At that time in my life, I fully realized feeling of Boston being the ‘Hub of the Universe.’ It was the hub of my universe, particularly Back Bay.
I moved to California twenty years ago, but a big part of me never really left Boston. My wife and my young family would make it a point to visit my parents in the suburbs, and eventually down the Cape, whenever possible, but the trip wasn’t complete until we spent some time in the city.
Whenever a business trip brought me back East, I would nearly always finagle a side trip to Boston, even if just for a few hours.
I find it hard to describe the spirit of Boston to those who have never been. The city has an intimacy of scale, but an enormous vitality. Yes, there is arrogance, usually justified. Yes, there is belligerence, usually not justified. And, particularly refreshing after spending time on the West coast, there is brutal honesty and raucous humor. If you want warm memories in your life, spend a cold day in Boston. Last year my father and I went in for the day. The cosmopolitan energy was immediate. It refueled me. Once touched, you feel like you’ll never run on empty again.
I’ve learned that others who’ve spent formative years in Boston, and we’re everywhere, have all had similar experiences. This realization is not met with scarcity or jealousy over someone riding the coattails of your memory. Instead, there is an immediate palpable bond and kinship. Once you’re a Bostonian, you’re always a Bostonian.
Every time I see images of Boston, my heart flutters and I get giddy, like seeing an old crush. To see the horrific images coming out of Boston this week were heartbreaking, not only because of the carnage and the attack on the very spirit of the day, but also, and I know I’m not alone in this, because it felt extremely personal. The sidewalks soaked in the blood of innocent people are sidewalks I’ve travelled thousands of times. The pictures shown were of my old turf, my backyard, my front yard, and my living room. Those places were the inspiration and settings for my books and indeed my life in general. To see those sidewalks, my sidewalks, engulfed in destruction causes a pain that cuts in ways I struggle to articulate.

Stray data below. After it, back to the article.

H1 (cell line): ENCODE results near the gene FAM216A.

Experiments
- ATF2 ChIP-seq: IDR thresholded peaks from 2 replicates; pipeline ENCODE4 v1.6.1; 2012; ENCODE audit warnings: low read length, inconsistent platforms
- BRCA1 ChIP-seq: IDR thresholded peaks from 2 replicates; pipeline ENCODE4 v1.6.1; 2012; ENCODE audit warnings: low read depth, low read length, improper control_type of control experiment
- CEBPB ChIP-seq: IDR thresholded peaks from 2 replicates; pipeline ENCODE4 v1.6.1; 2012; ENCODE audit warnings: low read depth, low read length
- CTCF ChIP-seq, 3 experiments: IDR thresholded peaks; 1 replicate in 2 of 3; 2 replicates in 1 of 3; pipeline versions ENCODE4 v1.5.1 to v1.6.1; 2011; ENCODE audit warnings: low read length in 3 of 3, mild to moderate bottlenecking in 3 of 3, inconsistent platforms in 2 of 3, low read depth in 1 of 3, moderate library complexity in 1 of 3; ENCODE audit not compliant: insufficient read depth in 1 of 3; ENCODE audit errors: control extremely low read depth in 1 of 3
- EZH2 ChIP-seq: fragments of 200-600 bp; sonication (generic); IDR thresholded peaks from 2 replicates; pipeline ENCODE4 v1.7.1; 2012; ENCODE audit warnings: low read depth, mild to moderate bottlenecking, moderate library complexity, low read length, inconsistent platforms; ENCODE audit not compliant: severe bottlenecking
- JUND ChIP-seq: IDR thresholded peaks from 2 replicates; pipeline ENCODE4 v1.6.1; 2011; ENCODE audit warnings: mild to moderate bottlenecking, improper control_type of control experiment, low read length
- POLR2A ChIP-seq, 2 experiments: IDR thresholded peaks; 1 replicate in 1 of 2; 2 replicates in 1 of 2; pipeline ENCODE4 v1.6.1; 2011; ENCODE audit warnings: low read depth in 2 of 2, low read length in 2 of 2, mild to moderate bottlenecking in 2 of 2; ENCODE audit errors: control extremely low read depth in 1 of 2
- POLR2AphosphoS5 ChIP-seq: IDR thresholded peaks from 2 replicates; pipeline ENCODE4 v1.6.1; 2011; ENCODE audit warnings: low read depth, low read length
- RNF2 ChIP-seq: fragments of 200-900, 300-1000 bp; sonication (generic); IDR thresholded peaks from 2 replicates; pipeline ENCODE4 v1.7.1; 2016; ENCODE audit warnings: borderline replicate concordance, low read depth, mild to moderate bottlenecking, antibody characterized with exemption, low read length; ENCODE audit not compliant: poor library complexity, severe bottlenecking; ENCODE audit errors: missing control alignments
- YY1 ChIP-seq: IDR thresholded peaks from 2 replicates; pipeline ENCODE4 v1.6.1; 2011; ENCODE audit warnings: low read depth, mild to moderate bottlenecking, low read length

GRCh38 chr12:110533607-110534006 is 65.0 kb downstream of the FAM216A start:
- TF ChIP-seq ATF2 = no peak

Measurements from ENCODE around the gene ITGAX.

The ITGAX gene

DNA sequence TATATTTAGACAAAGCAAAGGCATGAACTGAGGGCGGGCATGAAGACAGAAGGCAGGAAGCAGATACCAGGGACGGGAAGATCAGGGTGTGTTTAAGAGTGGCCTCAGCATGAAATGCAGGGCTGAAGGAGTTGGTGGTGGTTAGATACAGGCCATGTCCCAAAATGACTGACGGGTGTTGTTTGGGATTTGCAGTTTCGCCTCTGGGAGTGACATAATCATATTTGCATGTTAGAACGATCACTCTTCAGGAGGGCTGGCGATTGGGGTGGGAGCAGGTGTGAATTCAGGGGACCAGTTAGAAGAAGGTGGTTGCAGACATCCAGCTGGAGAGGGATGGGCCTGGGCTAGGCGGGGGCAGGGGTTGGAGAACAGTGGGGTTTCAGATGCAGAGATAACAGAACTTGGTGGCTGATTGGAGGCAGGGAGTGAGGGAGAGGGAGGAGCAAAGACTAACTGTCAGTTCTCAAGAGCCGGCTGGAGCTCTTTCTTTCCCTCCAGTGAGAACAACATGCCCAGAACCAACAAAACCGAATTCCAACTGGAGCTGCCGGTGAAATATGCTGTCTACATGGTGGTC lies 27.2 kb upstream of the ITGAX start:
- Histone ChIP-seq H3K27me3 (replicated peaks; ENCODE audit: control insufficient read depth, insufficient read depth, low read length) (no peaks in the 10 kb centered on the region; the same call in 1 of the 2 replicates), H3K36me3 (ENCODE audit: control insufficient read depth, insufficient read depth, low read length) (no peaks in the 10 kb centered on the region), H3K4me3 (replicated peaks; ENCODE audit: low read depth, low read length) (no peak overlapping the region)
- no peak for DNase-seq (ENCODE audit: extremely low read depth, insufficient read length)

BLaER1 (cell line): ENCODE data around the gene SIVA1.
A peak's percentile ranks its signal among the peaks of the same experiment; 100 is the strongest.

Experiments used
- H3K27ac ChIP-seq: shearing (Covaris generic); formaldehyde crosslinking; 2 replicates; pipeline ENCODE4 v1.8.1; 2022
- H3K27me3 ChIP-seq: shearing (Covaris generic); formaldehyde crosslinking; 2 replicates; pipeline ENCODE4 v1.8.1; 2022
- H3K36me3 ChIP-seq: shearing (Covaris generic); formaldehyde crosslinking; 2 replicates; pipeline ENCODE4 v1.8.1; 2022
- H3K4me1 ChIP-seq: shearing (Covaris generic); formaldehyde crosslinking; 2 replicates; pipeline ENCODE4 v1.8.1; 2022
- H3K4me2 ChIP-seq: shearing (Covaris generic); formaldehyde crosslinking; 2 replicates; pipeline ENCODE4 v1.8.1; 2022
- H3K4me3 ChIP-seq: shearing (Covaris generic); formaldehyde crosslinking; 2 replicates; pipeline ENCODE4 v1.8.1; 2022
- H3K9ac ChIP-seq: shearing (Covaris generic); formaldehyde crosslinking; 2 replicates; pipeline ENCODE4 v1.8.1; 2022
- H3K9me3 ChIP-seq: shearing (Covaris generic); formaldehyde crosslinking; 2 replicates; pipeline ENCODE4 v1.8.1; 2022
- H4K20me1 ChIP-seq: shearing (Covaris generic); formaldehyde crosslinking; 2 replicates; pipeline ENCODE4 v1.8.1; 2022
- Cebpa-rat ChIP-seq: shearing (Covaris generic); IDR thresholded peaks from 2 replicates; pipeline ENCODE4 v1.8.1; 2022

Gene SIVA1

When organizations and individuals make declarations that this cataclysm changes the city, and the marathon forever, it simultaneously saddens and angers me. They misunderstand the spirit of the city and the resolve of Bostonians. Boston is the birthplace of the American Revolution. The city knows change, but it’s change that comes on our terms, not because of an act of terror, hate and a cowardly pitiful cry for attention from the forces of evil. This traumatic event does not undermine our values it strengthens them. Yes, evil is present, but it didn’t win. Witness the scores of people who instantaneously and heroically ran toward the blast, concerned only with helping others. Every time that happens, humanity wins. Bostonians in particular, do not cower or cave. Ever.
Perpetrators of evil will never win. There’s no other way to say it. You can never, ever, f*ck with Boston and expect to win. You will lose, and in time, Bostonians around the world, with sheer grit, will ultimately render you an irrelevant asterisk in the chronicle of our long history, enduring spirit and devotion to freedom and liberty. Boston is a gorgeous city and she’s never looked finer.